Tuesday, April 25, 2006

Blaming the victim: Duke rape case

Over the past couple of weeks, the news headlines here in the United States have paid a lot of attention to a rape case at Duke University. The story behind this case seems to be straight from a John Grisham novel: a group of white students, all members of the lacrosse team at an Ivy League university, and most from well-to-do backgrounds, hire a couple of local black strippers for a party, and allegedly lure one of them into a bathroom and brutally gang-rape her.

Despite the heavy news coverage of the incident, the news articles have been decidedly vague on what actually happened. Perhaps the best source of information is the Probable Cause section of the search warrant that was used to search one Duke lacrosse player's dorm room. According to the search warrant, the victim and a coworker were both hired as strippers for a private party. Shortly after they started performing, the guys got "excited and aggressive", and one guy picked up a broom handle and told the women, "I'm going to shove this up you." After that, both women ran out and were about to drive off, when one guy came out, apologized, and asked them to stay. After they both went inside, a couple of the guys allegedly pulled the victim into the bathroom, locked the door, and gang-raped her for over half an hour.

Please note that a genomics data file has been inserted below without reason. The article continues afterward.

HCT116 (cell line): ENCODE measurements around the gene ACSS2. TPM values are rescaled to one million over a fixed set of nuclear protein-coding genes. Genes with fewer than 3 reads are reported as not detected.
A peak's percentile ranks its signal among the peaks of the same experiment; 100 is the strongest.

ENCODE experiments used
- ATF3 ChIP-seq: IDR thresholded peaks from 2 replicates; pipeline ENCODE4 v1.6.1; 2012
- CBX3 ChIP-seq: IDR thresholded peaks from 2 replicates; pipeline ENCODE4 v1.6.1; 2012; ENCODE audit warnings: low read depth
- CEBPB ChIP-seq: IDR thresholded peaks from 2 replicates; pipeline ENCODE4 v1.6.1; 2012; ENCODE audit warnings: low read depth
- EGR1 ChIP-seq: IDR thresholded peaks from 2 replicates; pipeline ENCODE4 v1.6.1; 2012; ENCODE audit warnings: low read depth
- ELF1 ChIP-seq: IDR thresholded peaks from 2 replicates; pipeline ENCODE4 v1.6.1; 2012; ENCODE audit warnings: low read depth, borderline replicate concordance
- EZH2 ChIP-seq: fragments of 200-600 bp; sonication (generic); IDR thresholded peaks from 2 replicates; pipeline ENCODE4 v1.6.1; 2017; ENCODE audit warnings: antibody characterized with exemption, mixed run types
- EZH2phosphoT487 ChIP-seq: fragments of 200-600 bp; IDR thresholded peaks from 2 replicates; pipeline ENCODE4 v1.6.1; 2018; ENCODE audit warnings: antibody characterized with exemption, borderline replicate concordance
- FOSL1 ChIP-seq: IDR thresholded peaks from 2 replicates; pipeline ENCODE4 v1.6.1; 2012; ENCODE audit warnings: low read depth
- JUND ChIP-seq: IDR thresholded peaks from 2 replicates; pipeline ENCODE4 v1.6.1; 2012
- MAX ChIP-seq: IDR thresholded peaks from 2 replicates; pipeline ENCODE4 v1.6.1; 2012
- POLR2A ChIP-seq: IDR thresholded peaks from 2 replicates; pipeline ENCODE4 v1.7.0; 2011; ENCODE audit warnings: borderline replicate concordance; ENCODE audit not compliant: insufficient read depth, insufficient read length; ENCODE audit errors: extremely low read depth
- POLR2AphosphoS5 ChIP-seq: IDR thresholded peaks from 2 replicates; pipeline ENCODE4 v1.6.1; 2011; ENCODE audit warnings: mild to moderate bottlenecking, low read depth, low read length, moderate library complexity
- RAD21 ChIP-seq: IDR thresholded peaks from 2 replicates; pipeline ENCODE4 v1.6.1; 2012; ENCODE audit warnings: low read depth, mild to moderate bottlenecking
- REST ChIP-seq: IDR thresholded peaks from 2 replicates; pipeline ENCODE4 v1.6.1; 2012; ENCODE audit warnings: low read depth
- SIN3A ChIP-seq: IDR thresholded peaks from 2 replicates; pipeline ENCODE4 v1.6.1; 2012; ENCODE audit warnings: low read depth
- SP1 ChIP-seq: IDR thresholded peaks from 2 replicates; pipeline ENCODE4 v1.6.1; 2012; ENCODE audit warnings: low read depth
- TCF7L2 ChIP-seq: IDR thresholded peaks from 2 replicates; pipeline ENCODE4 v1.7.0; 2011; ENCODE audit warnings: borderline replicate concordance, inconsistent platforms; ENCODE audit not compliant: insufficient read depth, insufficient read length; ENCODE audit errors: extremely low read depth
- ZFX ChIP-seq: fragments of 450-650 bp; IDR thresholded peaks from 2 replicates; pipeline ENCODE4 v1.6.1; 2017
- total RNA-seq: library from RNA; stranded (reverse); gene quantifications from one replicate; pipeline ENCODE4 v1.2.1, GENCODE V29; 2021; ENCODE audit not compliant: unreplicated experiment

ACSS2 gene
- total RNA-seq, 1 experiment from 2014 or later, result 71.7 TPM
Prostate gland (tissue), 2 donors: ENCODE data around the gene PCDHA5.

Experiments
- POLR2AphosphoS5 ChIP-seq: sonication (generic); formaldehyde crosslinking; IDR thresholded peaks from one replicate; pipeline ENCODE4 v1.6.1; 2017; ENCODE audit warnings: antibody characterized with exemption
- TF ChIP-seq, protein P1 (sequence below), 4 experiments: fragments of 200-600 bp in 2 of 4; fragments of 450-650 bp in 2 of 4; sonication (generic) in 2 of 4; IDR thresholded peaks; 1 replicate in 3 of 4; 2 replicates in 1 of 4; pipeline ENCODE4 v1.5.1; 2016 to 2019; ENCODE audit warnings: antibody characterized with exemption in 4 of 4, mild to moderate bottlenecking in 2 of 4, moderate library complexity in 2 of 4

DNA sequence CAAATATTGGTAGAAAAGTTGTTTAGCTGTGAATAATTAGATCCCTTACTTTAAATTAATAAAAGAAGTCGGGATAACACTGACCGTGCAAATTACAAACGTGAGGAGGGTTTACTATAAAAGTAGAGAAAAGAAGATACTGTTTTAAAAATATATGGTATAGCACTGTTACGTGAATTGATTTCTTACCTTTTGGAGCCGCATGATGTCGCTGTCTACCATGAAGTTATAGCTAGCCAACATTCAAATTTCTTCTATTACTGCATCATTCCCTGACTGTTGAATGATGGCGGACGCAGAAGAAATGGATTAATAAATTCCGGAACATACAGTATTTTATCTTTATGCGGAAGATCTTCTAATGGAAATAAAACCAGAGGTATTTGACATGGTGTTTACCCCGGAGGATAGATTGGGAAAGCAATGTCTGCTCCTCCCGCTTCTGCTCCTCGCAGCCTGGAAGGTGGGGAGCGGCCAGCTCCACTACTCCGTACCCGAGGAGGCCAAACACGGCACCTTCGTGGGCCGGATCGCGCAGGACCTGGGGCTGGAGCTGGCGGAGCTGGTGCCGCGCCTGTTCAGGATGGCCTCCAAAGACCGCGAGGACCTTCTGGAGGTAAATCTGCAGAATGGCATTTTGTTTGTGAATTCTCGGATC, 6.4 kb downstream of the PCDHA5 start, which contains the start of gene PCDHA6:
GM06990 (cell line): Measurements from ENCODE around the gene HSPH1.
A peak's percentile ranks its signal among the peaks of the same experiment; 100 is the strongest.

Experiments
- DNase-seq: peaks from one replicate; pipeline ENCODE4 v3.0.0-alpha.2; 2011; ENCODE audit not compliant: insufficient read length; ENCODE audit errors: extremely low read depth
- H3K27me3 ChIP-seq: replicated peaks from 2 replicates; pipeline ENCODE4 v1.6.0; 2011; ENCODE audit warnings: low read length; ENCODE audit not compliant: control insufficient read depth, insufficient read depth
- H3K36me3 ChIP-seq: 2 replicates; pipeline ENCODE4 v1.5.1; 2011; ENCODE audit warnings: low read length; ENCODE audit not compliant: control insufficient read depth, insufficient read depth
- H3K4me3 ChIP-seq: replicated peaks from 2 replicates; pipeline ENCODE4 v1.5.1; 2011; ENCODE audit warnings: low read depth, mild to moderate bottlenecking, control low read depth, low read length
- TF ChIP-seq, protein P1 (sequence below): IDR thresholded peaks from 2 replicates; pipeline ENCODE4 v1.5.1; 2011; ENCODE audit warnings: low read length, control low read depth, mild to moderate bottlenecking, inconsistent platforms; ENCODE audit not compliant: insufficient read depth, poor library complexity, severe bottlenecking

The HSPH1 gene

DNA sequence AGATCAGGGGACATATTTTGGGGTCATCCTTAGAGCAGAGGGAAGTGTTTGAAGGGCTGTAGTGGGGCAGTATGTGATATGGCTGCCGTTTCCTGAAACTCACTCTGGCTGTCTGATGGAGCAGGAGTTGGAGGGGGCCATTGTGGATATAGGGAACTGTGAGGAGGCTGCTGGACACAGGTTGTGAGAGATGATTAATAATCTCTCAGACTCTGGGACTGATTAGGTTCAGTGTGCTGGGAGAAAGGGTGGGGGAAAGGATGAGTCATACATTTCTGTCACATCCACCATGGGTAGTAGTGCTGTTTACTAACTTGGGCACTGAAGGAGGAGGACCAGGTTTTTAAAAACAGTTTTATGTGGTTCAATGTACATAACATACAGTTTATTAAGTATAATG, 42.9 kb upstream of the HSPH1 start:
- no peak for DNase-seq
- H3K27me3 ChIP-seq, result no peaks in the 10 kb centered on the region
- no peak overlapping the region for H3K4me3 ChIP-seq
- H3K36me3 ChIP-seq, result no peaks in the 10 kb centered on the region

Since the case has become public, several blogs and news outlets have jumped on the story, and some have lashed out at the accuser, revealing her full name, and a few embarrassing details from her past, and tried to make her look like a money-grubbing liar trying to milk a few college students out of their tuition money.